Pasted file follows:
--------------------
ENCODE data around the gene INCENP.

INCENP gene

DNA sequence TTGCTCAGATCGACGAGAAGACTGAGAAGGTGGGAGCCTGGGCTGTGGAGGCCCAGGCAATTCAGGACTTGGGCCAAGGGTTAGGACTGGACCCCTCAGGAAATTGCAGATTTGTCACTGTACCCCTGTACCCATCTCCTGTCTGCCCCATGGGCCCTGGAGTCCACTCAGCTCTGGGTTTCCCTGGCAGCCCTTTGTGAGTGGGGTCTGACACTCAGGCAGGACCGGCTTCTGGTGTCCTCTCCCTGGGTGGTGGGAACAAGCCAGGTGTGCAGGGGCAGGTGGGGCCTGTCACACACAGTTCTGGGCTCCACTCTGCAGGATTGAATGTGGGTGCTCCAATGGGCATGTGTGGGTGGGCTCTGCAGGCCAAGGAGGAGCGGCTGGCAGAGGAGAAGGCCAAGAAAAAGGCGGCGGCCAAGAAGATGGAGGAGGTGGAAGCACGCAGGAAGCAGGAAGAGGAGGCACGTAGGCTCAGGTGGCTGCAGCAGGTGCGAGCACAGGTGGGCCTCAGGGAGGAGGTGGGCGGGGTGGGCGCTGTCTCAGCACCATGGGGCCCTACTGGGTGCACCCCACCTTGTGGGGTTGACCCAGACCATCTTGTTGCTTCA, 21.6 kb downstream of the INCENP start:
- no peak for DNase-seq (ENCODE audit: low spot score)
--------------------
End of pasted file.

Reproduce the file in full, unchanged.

ENCODE data around the gene INCENP.

INCENP gene

DNA sequence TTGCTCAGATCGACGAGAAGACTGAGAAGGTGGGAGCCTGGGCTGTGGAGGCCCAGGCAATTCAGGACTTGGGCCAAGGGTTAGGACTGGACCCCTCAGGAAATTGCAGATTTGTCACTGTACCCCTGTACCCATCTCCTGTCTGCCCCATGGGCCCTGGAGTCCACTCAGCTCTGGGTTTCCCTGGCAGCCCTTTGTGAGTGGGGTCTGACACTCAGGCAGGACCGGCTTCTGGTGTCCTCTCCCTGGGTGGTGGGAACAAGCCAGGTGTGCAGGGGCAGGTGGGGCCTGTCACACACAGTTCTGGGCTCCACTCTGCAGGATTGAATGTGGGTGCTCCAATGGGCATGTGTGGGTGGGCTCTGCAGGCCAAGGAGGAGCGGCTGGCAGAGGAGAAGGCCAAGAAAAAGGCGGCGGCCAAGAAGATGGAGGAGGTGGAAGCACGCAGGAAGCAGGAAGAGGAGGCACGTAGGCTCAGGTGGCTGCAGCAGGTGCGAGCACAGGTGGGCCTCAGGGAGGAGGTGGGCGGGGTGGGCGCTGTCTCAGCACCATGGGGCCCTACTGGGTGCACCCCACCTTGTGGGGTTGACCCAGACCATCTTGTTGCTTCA, 21.6 kb downstream of the INCENP start:
- no peak for DNase-seq (ENCODE audit: low spot score)